Jeffrey M. Bernstein
Jeffrey M. Bernstein
“Interior Music” includes some of my favorite, mostly narrative, poems about the best storyteller and kindest person I have ever had the privilege of knowing. My father taught by example, and I learned all of the lessons I will ever need from him. The poems in the chapbook, among other things, attempt to distill his plain-spoken teachings as I heard and lived them.
One of his central maxims was the importance of loving oneself. He told my two siblings and me repeatedly that you couldn't love another person or take care of others unless you felt good about yourself first. While I know he loved himself and he certainly loved his family, friends and patients, he was at the same time so modest and unassuming that he'd insist he was just doing what he had to do and deserved no special credit. A few weeks before he died I was driving him to a radiation appointment and he asked me why I looked so concerned, so worried. “It doesn't have anything to do with me, does it?” “You think?” I replied. “You don't need to worry about me -- you really should be in your office this morning,” he said -- vintage Dad, even in the darkest of times to put someone else first.
Among his favorite writers was John Updike, who wrote:
Be with me, words, a little longer; you
have given me my quitclaim in the sun,
sealed shut my adolescent wounds, made light
of grownup troubles, turned to my advantage
what in most lives would be pure deficit,
and formed, of those I loved, more solid ghosts.
My father taught those fortunate enough to know him about love, although he probably would not have described it that way. “Interior Music” attempts to make a few words do just that.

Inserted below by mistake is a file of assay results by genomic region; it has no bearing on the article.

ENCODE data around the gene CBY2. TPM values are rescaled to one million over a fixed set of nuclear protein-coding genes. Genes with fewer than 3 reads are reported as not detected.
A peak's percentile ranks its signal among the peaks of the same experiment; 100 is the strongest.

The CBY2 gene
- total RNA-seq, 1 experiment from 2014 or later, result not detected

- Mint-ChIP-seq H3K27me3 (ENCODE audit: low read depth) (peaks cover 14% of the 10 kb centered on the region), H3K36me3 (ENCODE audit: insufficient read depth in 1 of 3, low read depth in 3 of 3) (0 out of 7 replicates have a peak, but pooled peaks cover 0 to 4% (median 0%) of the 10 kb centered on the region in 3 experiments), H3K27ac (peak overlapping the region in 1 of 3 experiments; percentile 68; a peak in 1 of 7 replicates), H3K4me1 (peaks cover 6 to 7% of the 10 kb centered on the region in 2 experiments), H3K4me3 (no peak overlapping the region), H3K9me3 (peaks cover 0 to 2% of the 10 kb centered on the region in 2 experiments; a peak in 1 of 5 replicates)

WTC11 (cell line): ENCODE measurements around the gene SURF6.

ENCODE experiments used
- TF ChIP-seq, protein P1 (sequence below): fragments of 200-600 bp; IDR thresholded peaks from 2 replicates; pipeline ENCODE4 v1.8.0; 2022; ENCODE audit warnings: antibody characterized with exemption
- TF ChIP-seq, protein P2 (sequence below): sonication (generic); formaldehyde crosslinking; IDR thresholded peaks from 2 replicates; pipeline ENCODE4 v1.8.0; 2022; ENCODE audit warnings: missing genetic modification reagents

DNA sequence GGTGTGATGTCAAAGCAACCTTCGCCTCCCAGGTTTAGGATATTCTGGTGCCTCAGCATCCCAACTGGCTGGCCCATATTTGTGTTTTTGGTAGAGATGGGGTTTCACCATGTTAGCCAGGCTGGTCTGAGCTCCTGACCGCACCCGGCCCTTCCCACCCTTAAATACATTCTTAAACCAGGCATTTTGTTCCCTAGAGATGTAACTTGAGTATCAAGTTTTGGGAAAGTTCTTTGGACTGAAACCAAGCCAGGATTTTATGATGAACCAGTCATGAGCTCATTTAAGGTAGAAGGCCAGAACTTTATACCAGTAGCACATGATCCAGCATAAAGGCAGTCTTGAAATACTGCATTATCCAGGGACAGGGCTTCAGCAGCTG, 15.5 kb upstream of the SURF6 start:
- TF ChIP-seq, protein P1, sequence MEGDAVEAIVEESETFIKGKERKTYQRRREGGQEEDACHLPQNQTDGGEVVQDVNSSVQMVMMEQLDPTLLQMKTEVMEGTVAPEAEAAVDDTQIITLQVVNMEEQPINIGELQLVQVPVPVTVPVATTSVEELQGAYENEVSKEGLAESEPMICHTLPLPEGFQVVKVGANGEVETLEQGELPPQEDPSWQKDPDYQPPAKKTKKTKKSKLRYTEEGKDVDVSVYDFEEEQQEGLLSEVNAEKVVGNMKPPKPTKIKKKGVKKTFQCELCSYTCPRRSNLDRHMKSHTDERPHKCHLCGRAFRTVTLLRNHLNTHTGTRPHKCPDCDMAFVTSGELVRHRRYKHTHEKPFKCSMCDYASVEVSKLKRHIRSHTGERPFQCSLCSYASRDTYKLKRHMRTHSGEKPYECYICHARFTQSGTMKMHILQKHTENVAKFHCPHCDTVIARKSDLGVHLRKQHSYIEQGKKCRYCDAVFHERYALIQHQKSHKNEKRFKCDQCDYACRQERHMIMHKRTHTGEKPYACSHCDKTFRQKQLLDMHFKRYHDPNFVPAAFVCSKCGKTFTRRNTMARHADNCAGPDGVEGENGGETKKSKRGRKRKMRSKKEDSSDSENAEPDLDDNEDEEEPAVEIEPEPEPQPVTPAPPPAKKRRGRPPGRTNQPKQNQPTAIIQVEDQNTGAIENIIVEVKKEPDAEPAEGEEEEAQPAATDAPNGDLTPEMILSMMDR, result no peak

From the book:
Today Down in Front of the Mailbox
Watching out the window
of my second-story study,
I imagine my father on the road,
walking slowly, head tilted left,
listening to his interior classical music.
He is studying, studying, measuring
the white birches that frame
expanses of the milky snow.
Witching Hours and Other Stories
My father never really minded
when you woke him in the middle
of the night, bad dream, glass of water, mosquito
in the room, whatever. Oh, by third or fourth
time, just a hint, a tint of fatigue
might creep into his voice. Maybe it was all
those times phone yawping at 2 a.m,
getting called (that's how it was known
then, getting called, not getting paged,
not getting beeped) by sick patients
who needed a house call made him more
understanding. Or maybe he just understood.
When I split open my chin at six,
that's how I thought of it, splitting open
my chin, falling out of bed in the middle
of the night, he took me to his friend
Chester the surgeon's to sew it up. That scar
is still there under my beard.
What impressed me most, that drive,
was that stoplights don't go red after 12 a.m.,
only whisper yellow, say “shh, shh,”
some waves hitting the beach
beyond the dunes, don't go back to sleep.
A lifelong New Englander, Jeff Bernstein divides his time between Boston and Central Vermont. Except on summer days when his beloved Red Sox are at Fenway Park, he finds back roads increasingly preferable to the city. Recent poems have appeared in The Aurorean, Avocet, bear creek haiku, Boston Literary Magazine, The Burlington Poetry Journal, Clark Street Review, Concise Delight, Iodine Poetry Journal, Oak Bend Review and Stone's Throw Magazine. His poem “A Short Guide to the Proper Treatment of Maryland Blue Crabs” was a semi-finalist in the Naugatuck River Review 2010 Narrative Poetry Contest and published in that journal.
Poetry is his favorite and earliest art form (he can't draw a bit or hold a tune), and he began to write seriously again about four years ago after a long hiatus raising a family with his wife Stacey and building a renewable energy and environmental law practice across New England. He is proudest of the creative and intellectual accomplishments of his wife and his two children, Ben, 21 and Ally, 19.
is a 36 page hand-stitched chapbook - $10.00
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